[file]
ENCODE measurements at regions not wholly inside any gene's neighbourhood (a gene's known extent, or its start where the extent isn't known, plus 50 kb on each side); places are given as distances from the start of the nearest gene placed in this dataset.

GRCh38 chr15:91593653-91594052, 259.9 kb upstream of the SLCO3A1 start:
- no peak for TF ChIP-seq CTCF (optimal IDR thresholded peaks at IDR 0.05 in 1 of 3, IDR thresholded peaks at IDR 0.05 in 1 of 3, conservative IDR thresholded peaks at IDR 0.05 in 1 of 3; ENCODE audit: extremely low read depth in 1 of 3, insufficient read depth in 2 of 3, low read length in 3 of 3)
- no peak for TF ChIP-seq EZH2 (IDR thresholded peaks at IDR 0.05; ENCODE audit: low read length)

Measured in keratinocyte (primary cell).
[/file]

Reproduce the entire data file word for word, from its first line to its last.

ENCODE measurements at regions not wholly inside any gene's neighbourhood (a gene's known extent, or its start where the extent isn't known, plus 50 kb on each side); places are given as distances from the start of the nearest gene placed in this dataset.

GRCh38 chr15:91593653-91594052, 259.9 kb upstream of the SLCO3A1 start:
- no peak for TF ChIP-seq CTCF (optimal IDR thresholded peaks at IDR 0.05 in 1 of 3, IDR thresholded peaks at IDR 0.05 in 1 of 3, conservative IDR thresholded peaks at IDR 0.05 in 1 of 3; ENCODE audit: extremely low read depth in 1 of 3, insufficient read depth in 2 of 3, low read length in 3 of 3)
- no peak for TF ChIP-seq EZH2 (IDR thresholded peaks at IDR 0.05; ENCODE audit: low read length)

Measured in keratinocyte (primary cell).